Piro and the Gulabdasis: Gender, Sect, and Society in Punjab

ISBN : 9780199468188

Anshu Malhotra
408 ページ
138 x 216 mm

The middle decades of the nineteenth century in Punjab were a time of the disintegrating Sikh empire and an emerging colonial one. Situating her study in this turbulent time, Anshu Malhotra delves into the tumultuous life of a hitherto unknown woman, Piro, and her little-known sect, the Gulabdasis. Piro's forceful autobiographical narrative knits a fanciful tale of abduction and redemption, while also claiming agency over her life. Piro's is the extraordinary voice of a low-caste Muslim and a former prostitute, who reinvents her life as an acolyte in a heterodox sect. Malhotra argues for the relevance of such a voice for our cultural anchoring and empowering politics. Piro's remarkable poetry deploys bhakti imaginary in exceptional ways, demonstrating how it enriched the lives of women and low castes. Malhotra's work is also a pioneering study of the afterlife of Piro and the Gulabdasis, highlighting the cultural scripts that inform the stories that we tell and the templates that renew the tales we fabricate.


List of Figures vii
List of Abbreviations ix
Note on Transliteration and Diacritical Marks xi
Acknowledgements xiii
Self, Sect, and Society: An Introduction xvii

Part I
1 Guru Gulabdas: A Savant Monist or a Deviant Maverick? 3

Part II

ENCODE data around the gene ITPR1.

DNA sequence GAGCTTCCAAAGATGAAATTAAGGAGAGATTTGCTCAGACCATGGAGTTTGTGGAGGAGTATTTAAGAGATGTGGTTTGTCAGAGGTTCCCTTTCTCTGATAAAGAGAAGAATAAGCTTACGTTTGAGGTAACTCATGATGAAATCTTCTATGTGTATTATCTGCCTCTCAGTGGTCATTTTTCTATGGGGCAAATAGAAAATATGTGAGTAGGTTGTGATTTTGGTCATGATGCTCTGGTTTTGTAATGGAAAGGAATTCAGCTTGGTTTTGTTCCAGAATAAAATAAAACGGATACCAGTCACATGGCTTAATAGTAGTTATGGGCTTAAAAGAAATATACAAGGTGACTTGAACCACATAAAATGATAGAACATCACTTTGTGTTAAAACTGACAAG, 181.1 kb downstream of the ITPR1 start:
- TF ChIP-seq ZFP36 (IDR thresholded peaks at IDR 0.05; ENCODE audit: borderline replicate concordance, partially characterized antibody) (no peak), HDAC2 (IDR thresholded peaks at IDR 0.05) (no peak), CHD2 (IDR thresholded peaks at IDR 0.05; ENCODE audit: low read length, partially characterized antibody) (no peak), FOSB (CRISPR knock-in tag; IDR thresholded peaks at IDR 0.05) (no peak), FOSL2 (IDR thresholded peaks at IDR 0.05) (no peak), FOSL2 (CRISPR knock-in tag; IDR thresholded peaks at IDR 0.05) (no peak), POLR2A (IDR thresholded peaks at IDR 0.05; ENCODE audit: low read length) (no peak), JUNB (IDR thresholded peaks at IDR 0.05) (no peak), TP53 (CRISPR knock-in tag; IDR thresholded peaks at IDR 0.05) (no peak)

2 A 'Life-Story' in an Autobiographical Fragment 55
3 Agonistic Religiosity, Gendered Self, and a Conversion Narrative 92
4 A Low-Caste Muslim Prostitute and Bhakti Religiosity: Cultural Imaginary and the Ability to Imagine Otherwise 123
5 Miracles and Women Bhaktas: Understanding Piro's Agency 172

Part III
6 Caste in the Colonial Public Sphere: The Conundrum of Sant Ditta Ram/Giani Ditt Singh 201
7 Theatre of the Past: Re-presenting the Past in Different Genres 237
8 Fantasticating Fables, Sacralizing Spaces, and Remaking Rituals: The Gulabdasis at a Contemporary Moment 279

Conclusion 324
Bibliography 330
Index 349
About the author 358


Anshu Malhotra teaches at the Department of History, Faculty of Social Sciences, University of Delhi, India. She has written extensively on gender issues over the past two decades. She is also the author of Gender, Caste, and Religious Identities: Restructuring Class in Colonial Punjab (2002). Her other previous publications include the edited volumes Speaking of the Self: Gender, Performance, and Autobiography in South Asia (2015) with Siobhan Lambert-Hurley and Punjab Reconsidered: History, Culture, and Practice (2012) with Farina Mir.